The pour is lively, with a very tightly-knit, cloudy white head that has just the faintest hints of orange. The head is active and the surface teems as fine carbonation swells up throughout excellent clarity.
Less yellow than I expected, this really looks like a jar of honey – amber thinned out by marigold and some faint dun tones. As the head recedes to just below a half-inch, it clings to the inside of the glass like a wet sheet.
The nose is wonderfully malty and reminds me of East Anglian pubs – there is an earthy smell of wet wood, flour batter, hay, and a little bit of lemon zest.
The feel is quite good – the frothy head helps – and cereal grains show up first, though more thinly than the smell originally let on. There’s an interesting moment when the (very) faintly sweet honey mixes with the grassy hops; it’s not a battle between the two, but they don’t necessarily get along at first. Rapidly though, the honey becomes less sweet, and more floral while the hops become a bit more like lemon soap.
All in all, a pleasant brew, and an impressively delicate session ale (not lager!). While I might not seek it out as something incredibly complex, it is interesting enough, and infinitely refreshing.
SweetWater Brewing Co.
420 Extra Pale Ale
This is a gorgeous beer – a golden orange, late summer sunset over a hayfield, with a slight haze from the lack of pasteurization adding to the effect. A crackly lemon sorbet head persists at over half an inch. That same foam catches at the edges of the glass and the ultra-fine carbonation is frenetic and constant.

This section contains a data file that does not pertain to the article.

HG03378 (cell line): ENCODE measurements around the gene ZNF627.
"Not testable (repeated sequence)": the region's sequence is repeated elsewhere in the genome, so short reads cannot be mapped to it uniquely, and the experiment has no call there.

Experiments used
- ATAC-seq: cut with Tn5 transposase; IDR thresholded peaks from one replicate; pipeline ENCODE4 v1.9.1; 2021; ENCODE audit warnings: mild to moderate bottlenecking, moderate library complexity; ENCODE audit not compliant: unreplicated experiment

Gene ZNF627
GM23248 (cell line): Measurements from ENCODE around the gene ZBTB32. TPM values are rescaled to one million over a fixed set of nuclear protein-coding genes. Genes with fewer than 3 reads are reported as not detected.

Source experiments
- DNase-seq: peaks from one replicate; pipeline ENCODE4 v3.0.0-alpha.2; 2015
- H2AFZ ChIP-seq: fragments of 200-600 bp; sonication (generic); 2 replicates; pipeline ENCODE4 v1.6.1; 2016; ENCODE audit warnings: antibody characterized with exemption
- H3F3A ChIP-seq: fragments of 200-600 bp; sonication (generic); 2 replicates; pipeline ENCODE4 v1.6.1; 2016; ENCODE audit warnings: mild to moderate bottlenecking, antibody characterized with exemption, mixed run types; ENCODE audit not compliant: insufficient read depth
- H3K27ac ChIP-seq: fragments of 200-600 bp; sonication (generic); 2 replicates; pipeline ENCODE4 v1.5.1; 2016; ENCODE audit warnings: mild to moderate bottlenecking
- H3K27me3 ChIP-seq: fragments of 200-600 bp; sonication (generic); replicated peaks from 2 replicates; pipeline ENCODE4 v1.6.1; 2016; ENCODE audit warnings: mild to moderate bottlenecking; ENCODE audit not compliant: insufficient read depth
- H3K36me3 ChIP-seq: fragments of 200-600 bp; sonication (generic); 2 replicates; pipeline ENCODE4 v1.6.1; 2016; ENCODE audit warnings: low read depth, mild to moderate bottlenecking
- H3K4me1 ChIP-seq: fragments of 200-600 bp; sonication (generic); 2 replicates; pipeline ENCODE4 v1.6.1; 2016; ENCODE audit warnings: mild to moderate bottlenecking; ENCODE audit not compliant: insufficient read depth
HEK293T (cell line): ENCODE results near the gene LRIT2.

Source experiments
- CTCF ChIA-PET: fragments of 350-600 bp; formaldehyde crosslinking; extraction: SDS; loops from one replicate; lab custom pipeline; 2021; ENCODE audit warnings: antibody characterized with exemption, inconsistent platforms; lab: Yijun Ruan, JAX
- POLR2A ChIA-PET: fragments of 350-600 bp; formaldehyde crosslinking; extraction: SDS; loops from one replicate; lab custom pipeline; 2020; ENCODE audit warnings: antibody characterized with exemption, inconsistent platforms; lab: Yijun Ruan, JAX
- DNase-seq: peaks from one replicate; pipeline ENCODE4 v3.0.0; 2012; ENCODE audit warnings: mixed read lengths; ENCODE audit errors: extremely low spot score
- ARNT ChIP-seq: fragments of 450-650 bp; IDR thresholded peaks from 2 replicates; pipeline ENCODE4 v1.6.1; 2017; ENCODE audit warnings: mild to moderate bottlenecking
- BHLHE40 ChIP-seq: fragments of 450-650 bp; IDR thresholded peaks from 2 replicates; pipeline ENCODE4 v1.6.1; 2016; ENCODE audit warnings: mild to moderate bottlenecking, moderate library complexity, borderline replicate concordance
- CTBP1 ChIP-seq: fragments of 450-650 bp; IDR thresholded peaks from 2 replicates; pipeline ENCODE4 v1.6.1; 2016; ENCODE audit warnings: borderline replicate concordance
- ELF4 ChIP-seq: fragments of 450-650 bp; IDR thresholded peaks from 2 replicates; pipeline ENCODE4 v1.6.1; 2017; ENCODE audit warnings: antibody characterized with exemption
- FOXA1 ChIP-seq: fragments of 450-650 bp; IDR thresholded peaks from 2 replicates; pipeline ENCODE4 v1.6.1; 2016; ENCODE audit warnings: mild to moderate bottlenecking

The nose is sticky sweet like an orange Creamsicle. Some subtle pine needles emerge as slow and as sap, and with the malt coming through just as sweet with mild sourdough pungency. This is shaping up to be an elegant English pale.
The mouthfeel is good, though the start of the first sip is a bit thin. It kicks it up a bit though after a couple of sips and the warmth of my hand around the glass. There is no hop uppercut – everything here is subtle. The wash of hops is very green with lettuce and cucumber being the most distinctive tastes. The malt provides some breadth to the sip and expands out from the middle of the tongue with touches of honey and caramel malt.